Sunday, April 18, 2010

Uri Avnery Rewrites History

Not even Jewish or Zionist history but Polish history.


The Polish insurgents did not cooperate with the Russians, who were already nearby ("They hated the Russians more than the Germans," Yachek commented). Stalin stopped his forces, and the rebels were compelled to capitulate to the Germans after 63 days of fighting. Yachek and another Jewish boy found a bunker in the destroyed ghetto where they hid below ground for 10 months, until the arrival of the Red Army.

In case you do not know, well the story is a bit different:-

The role of the Red Army during the Warsaw Uprising remains controversial and is still disputed by historians. The Uprising started when the Red Army appeared on the city's doorstep, and the Poles in Warsaw were counting on Soviet aid coming in a matter of days. This basic scenario of an uprising against the Germans launched a few days before the arrival of Allied forces played out successfully in a number of European capitals, notably Paris and Prague. However, despite retaining positions south-east of Warsaw barely 10 km from the city center for about 40 days, the Soviets did not extend effective aid to the desperate city...The Poles were counting on the Soviet forces to cross to the left bank where the main battle of the uprising was occurring. Though Berling's 1st Polish army did cross the river, their support from the Soviets was inadequate and the main Soviet force did not follow them.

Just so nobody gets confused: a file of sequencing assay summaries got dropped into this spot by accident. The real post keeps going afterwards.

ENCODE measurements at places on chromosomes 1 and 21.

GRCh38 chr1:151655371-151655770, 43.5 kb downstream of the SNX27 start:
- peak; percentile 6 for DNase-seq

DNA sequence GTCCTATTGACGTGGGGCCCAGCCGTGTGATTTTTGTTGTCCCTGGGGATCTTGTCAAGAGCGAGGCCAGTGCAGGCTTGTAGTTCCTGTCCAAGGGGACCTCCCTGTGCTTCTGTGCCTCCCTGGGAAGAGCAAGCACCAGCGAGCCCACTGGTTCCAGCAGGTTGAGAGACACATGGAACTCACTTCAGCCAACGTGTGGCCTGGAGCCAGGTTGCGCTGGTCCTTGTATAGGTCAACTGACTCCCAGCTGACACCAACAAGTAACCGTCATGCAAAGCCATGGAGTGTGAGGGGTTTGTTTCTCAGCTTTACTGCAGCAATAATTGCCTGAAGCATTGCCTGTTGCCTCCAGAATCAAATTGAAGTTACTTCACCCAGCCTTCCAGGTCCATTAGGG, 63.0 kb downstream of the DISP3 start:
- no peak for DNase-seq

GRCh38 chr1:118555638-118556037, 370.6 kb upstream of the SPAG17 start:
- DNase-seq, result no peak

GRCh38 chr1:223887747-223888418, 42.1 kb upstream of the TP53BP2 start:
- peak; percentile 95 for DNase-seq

One of the reasons given for the failure of the uprising was the reluctance of the Soviet Red Army to help the Resistance. On 1 August, only several hours prior to the outbreak of the uprising, the Soviet advance was halted by a direct order from the Kremlin. Soon afterwards the Soviet tank units stopped receiving any oil from their depots. By then the Soviets knew of the planned outbreak from their agents in Warsaw and, more importantly, from the Polish prime minister Stanisław Mikołajczyk, who informed them of the Polish plans a few hours before. The Red Army's order to halt just a short distance away on the right bank of the Vistula, and not to link up with or in any way assist the Resistance forces, is blamed on post-war political considerations and malice by Stalin. According to this opinion, by ordering his forces to halt before entering the city, Stalin ensured that the Home Army would not succeed. Had the Home Army triumphed, the Polish government-in-exile would have increased their political and moral legitimacy to reinstate a government of its own, rather than accept a Soviet regime. The destruction of Polish resistance guaranteed that they could not resist Soviet occupation, that it would be the Soviets who "liberated" Warsaw, and that Soviet influence would prevail over Poland. At times during the uprising the NKVD actively arrested Home Army forces in the East of Warsaw and a large proportion of RAF losses were caused by Soviet anti-aircraft fire. This appears to strengthen the claim that the Western Allies were deliberately blocked from providing support to the Poles so that any independent-minded Polish forces were destroyed before the arrival of Soviet troops.

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